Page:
Idea on reflection: is this done for the sake of variety, or in a meaningful way? Can there be any other ways to vary the format?
Task for teachers: what other ways of managing students can you think of?
Format: individual note-taking, then competition while collecting answers (teachers score a point for each answer)
In some teaching contexts it is often a student who is ‘blamed’ for possible CM problems during a lesson.
Elicit a couple of examples from teachers: a student who did not do his/her homework, student texting messages, etc.
As teachers, when facing such a situation, we can think about available options and list them, make a decision based on what is our priority at that moment, what is important and meaningful for a lesson and/or students, and make a decision to act in this or that way. (This idea comes from Jim Scrivener’s Learning Teaching)
Task for teachers: work in two groups and create a set of (6-8) cards with ‘typical’ CM problems caused by students for the other groups to use.
The cards are then exchanged between the groups, and teachers take them in turns and brainstorm several possible options, or solutions based on which actions that can be made
Format: Do-It-Yourself type of tasks
Idea on reflection: As before, I am wondering if any purpose could be created for organizing the ‘game’ here?
Task for teachers: standing in two circles, inner and outer, share the best solutions you came up with (and which you are most likely planning to try out in your own lessons)
Format: Fluency Circles, or Concentration Circles
Feedback: Did you hear any solutions you really liked? Completely disagreed with? Share.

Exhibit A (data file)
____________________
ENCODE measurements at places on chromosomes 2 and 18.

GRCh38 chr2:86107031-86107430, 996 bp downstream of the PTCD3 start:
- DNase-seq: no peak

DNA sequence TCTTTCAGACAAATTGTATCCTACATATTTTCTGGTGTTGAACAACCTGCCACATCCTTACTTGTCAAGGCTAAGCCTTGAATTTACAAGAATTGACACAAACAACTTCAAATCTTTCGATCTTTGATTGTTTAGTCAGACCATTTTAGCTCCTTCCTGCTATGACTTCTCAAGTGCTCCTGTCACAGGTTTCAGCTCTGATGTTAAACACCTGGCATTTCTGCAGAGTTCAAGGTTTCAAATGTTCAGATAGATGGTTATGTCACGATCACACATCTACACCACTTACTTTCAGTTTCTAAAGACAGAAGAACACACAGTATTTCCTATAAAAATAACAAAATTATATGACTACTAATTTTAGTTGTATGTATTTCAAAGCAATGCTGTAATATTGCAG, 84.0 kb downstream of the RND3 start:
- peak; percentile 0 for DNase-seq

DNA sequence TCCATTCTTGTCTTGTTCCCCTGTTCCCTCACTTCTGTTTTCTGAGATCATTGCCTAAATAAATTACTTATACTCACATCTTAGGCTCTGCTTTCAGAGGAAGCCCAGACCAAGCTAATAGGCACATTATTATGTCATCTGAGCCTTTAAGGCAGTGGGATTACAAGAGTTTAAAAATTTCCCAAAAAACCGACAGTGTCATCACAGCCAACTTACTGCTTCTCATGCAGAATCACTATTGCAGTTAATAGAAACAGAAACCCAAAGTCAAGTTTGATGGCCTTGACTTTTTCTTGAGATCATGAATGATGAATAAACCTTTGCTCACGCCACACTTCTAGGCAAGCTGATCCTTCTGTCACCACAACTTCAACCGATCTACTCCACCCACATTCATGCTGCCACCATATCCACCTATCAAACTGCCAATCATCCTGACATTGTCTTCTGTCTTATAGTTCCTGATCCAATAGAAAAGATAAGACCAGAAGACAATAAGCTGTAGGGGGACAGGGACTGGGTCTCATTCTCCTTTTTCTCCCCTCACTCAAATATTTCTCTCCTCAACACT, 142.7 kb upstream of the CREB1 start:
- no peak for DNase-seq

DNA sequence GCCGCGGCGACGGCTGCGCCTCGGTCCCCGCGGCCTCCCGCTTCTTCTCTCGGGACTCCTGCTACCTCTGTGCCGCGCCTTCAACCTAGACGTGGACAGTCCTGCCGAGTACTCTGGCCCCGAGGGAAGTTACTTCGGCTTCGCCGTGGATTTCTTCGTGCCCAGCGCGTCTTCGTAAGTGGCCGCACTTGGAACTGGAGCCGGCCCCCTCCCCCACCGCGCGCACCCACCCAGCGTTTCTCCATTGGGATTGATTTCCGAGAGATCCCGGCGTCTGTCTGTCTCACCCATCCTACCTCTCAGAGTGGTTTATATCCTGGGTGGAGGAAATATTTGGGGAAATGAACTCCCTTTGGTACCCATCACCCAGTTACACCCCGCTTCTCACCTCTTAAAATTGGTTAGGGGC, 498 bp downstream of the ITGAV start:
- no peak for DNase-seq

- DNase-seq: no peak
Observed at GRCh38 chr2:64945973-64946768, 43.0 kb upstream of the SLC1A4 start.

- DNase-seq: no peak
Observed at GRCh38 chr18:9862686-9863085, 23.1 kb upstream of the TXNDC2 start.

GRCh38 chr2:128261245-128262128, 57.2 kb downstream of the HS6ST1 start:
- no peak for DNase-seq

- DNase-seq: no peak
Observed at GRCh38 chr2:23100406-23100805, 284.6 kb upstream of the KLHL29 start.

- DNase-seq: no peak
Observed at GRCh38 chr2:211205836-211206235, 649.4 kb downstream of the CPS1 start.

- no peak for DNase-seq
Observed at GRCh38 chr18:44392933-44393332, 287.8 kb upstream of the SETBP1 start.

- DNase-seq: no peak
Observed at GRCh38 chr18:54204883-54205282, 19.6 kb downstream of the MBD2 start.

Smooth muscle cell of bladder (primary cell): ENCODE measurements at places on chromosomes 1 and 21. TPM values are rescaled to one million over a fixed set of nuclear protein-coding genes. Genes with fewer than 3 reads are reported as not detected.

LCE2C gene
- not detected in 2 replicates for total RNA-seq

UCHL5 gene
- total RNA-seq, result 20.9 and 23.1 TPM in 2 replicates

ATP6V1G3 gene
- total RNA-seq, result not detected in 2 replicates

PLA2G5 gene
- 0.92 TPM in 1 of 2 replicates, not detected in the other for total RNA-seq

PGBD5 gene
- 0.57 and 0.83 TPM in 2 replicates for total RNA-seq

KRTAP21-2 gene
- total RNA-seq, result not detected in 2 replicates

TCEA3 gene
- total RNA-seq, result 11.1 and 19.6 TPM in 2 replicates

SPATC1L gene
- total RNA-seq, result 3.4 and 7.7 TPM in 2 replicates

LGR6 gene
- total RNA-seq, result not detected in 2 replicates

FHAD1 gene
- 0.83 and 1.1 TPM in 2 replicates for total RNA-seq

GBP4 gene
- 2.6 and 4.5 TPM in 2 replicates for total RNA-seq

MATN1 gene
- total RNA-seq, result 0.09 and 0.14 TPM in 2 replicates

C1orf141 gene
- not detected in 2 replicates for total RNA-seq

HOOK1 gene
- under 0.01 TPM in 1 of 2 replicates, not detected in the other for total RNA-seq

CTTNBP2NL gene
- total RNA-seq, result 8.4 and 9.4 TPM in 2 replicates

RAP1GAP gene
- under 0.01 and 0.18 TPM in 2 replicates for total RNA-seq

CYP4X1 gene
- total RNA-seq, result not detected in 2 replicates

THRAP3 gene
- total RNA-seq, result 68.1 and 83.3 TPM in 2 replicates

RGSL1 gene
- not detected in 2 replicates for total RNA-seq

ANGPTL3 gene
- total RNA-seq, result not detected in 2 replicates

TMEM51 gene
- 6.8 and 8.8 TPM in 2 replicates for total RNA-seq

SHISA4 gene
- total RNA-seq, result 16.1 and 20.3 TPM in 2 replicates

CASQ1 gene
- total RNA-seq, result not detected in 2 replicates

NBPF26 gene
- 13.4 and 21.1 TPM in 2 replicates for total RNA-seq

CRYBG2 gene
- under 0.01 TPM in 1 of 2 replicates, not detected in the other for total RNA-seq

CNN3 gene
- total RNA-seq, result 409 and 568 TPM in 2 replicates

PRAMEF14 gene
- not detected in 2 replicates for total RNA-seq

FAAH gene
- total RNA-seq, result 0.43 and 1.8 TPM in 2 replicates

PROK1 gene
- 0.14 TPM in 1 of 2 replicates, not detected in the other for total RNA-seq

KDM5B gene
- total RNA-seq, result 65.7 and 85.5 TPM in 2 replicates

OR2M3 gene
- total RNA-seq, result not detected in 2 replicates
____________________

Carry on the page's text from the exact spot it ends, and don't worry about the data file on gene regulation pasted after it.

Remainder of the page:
This time, let’s think about the opposite situation: can teachers ‘spoil’ a smooth lesson by their lack of CM skills? Teachers each receive a card with a possible ‘problem area’ and mingle around talking to two-three other teachers and asking
whether or not they sometimes do that in class
whether or not they saw other teachers do that in class
possible strategies to ‘fight’ these habits
Cards for teachers
large ‘teacher talk’ portion
echo-ing (repeating what students said)
completing sentences for students
lengthy wordy instructions
saying what action is being done (‘running commentary’)
over- or under-helping (organizing, etc.)
going with the fastest students
going with the slowest students
monitoring too much/too little
Feedback: have you come up with any possible solutions? What are you planning to try out in your own lessons?
Wrapping up the session
Format: either open class discussion, or quiet written journal time and then sharing in pairs
Would you add or change anything in the working definition of CM from the beginning of our session?
What are you personally taking with you after this session?
Over to you: do you think this can be a ‘universal’ Classroom Management session? What potential pitfalls do you see? What would you plan differently, and why?
A chapter from Jim Scrivener’s Learning Teaching available for reading online